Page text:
The Moosilauke project is beginning. Wow. See the aerial of timber framing. And see the unique, oddly-shaped timbers destined to become crucks and idiosyncratic railings and so on. Much of timber, the update states, was harvested under the direction of the College Forester from college lands on Trescott Road, off Grasse Road in Hanover.
The project page for the Ledyard Canoe Club replacement has a depiction of the future building. Taking advantage of the slope like a Pennsylvania bank barn, the clubhouse will stand three stories high.
The Rauner Library blog has a post on Dartmouth Night telegrams and a post on the Old Pine, particularly the fragment of the pine kept in the archives.
A presentation (pdf) from the summer shows possible bike lanes connecting Hanover and DHMC.
Speaking of Schinkel (in a post of two months ago), Adobe has produced a time-lapse video of Mike Campau recreating Schinkel’s lost painting Cathedral Towering Over a Town using thousands of bits of stock photos.
The 2015 Jones Media Center interior renovation in Berry Library was designed by Jones Architecture and built by North Branch. Jones also designed the DartmouthX Studio around the same time. It occupies the far east end of Berry.
What if the college, finding itself expanding onto the south end of the golf course, simply added another nine holes to the east (by the Rugby Clubhouse) and to the north (behind the Fire Department, even into the Fletcher Circle neighborhood)? The Times had an article on swapping the front and back nine on a golf course.
Microsoft’s Bing has its Streetside view (like Google Street View), and the service has come to Hanover. Are its photos taken at shorter increments than Google’s? It does seem easier to navigate, but it offers less coverage nationally and in Hanover. The photos seem less sharp. The aerial and bird’s eye views are superior to Google’s.
Some of the best photos yet of the DEN space in 4 Currier (project page) are in the Truex Cullins blog.
If the Dartmouth Cup (see the post from the summer) does not fill the role of a mace, the college’s eagle feather staff, featured in Dartmouth Now, surely could.
Dean of Libraries Jeffrey Horrell retired in June.
The Valley News reports that the owners of the Salt Hill Pub have bought the Seven Barrel Brewery in West Leb and that the college has sold its interest in Centerra Marketplace, the suburban mall partway to the hospital that houses a Co-Op Food Store location.
Co-Op Food Store in Centerra
11.28.2016 update: DEN project page link added.
In the “Giving” part of its website, the college has posted a new page for the replacement Moosilauke Ravine Lodge (thanks Rick). The page includes some new renderings, a site plan (showing Benton and McKenny cabins as slated for replacement), and most notably a video flythrough of the future Lodge.
These illustrations are in addition to the watercolors released earlier.
The building’s somewhat jumbled massing and the layering of its roofs of varied pitches give the impression of accretion over time. There are many traditional elements, including the post-and-beam construction of heavy logs, but the building is unmistakeably Modernist.
Pulling back the basement wall on the downhill side, leaving just the stone piers, reduces the bulk of the building and adds to its elemental, primitive character. One wonders where all the stone will come from; this building will require a lot of stone.
The side-gabled roof of the lower porch, with one of its planes draining back toward the face of the building, seems a bit odd. (This at :51 in the video.) Is this traditional? Is it because this roof must support the big vertical members above? The form of the roof almost implies that this colonnade started as a freestanding covered walkway.
The heavy landscaping for the amphitheater might be a little precious. The outdoor pizza oven sounds like fun, but is not very characteristic of this place. Maybe it will become a part of a new Dartmouth tradition.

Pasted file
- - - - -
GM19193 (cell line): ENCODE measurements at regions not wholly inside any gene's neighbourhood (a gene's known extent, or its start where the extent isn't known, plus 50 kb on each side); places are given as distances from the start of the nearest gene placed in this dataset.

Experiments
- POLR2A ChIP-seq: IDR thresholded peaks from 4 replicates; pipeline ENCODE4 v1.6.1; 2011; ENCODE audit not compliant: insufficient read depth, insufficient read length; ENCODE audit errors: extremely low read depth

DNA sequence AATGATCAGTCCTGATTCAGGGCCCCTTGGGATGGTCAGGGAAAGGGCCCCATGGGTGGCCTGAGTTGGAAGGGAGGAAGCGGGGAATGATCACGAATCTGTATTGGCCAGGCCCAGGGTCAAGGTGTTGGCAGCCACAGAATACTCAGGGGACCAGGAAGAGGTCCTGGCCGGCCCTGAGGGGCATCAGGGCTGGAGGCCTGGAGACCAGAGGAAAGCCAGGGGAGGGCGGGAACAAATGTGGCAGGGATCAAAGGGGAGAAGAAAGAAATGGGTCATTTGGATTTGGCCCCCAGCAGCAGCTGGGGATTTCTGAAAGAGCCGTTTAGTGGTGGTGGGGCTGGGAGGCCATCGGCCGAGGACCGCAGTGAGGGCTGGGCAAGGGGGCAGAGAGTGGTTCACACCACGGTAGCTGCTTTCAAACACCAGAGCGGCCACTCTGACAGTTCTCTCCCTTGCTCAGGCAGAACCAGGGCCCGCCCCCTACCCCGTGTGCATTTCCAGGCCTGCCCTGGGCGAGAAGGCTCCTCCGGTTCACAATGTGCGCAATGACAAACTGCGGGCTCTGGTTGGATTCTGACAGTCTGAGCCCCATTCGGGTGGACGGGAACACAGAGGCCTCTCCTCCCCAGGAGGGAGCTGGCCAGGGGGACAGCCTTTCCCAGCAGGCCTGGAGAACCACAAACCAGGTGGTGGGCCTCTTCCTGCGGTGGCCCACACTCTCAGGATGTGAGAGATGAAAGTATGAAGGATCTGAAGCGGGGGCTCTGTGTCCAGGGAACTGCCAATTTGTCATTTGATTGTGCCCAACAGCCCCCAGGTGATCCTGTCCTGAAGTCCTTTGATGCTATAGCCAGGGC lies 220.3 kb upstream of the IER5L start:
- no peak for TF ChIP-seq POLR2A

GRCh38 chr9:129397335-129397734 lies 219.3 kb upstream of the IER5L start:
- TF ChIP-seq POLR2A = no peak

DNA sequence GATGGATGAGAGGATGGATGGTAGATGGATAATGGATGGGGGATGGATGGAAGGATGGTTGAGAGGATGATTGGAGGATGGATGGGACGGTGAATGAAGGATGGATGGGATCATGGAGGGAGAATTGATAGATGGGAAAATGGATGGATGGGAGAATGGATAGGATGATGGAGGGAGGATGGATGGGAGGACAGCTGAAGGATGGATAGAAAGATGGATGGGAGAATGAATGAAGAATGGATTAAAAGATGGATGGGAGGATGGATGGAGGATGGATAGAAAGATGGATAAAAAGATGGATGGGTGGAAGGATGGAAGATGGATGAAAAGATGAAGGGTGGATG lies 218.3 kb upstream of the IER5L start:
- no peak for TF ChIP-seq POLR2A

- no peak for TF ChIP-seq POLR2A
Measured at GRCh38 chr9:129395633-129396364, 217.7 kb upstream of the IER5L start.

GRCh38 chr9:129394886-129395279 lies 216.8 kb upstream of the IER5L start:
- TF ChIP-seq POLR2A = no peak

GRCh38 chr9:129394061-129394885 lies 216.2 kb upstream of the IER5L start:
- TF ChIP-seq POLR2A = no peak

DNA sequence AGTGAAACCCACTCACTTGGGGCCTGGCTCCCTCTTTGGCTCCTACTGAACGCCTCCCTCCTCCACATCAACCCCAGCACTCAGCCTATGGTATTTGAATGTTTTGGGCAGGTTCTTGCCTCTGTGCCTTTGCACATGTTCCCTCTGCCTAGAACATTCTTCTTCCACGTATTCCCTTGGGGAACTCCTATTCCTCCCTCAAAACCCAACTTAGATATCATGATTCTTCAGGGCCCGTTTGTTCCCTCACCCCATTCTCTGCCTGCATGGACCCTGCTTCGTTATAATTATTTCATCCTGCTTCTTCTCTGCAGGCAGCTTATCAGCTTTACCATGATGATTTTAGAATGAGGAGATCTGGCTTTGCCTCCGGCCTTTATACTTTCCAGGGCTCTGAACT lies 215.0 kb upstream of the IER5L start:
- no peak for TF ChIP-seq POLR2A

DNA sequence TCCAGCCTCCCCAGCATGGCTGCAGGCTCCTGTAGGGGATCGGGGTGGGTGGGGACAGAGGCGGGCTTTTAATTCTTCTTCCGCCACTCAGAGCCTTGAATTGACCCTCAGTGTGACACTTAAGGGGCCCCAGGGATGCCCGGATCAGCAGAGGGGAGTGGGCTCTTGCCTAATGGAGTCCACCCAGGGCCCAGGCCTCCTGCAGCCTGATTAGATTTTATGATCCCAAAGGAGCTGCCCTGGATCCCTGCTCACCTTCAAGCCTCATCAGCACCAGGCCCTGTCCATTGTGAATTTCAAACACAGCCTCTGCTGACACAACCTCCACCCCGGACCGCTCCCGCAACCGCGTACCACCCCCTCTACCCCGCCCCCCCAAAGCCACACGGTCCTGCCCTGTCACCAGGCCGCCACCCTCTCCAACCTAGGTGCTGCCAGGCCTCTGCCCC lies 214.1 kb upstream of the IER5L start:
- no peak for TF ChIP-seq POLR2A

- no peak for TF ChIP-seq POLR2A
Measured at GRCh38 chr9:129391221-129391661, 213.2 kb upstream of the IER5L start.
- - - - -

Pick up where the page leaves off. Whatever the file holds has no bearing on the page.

Conceiving of the multistory interior chimney as a great stone tower is a good idea. But will it be weird to give this tower so much heft upstairs while it rests on relatively slim pillars downstairs? Will visitors who go “inside” the chimney downstairs feel like they are about to be crushed? The log beams in the ceiling could not possibly hold up the boulders above; will there be any convincing trabeation to create a roof? The bookshelves occupying an Inca ruin downstairs look great; this is more of a library than one would expect.
The new project page for the Ravine Lodge replacement links to a pdf of the schematic design.
The new design seems to recognize that the building’s “rear” facade, which faces away from the road, is its most prominent side.
Within the dining room is a great cairn-like chimney. Projecting from two sides of the chimney is a Swiss-Family-Robinson style cantilevered balcony or mezzanine. The stair to reach this mezzanine is located inside the chimney. It’s not clear how convincing the fireplace will be…
The college has released four watercolor sketches of the future Ravine Lodge replacement (see also the accompanying Dartmouth Now announcement; the Valley News has a story). The building depicted looks similar to the one that was shown in the sketch posted here back in November 2014.
As is always said, although the demolition is regrettable, if the Lodge is to be replaced, this looks like a good replacement. The designers have taken care to depict a number of existing signs and other decorative elements. The stone foundations and footings should be more attractive and characteristic of Mt. Moosilauke than the current 1939 concrete walls. The massive stone mountain of a chimney structure looks like it could be interesting.
First, the Brown game takes place today. It will be the last game played before Jens Larson’s 1923 West Stands at Memorial Field. The steel-framed concrete seating terraces will be demolished and removed from behind the brick facade, which will remain, beginning this week.
Second, The Dartmouth reports that:
The College also plans to rebuild the Ledyard Clubhouse. The clubhouse, which used to house a few students, was vacated last fall following water intrusion and mold buildup. Hogarty said the College will eliminate the residential component when Ledyard is rebuilt.
“Rebuilt” means “replaced,” of course. This news has also been a long time coming. Students have been designing replacements for years — the original 1930 building was designed by a student, in fact — and the Milone & Macbroom Riverfront Master Plan showed a replacement building in the long term. It is worth mentioning that the Ledyard Monument is not in its original location and so probably needn’t be kept where it is.
Interior of Ledyard looking north in 2005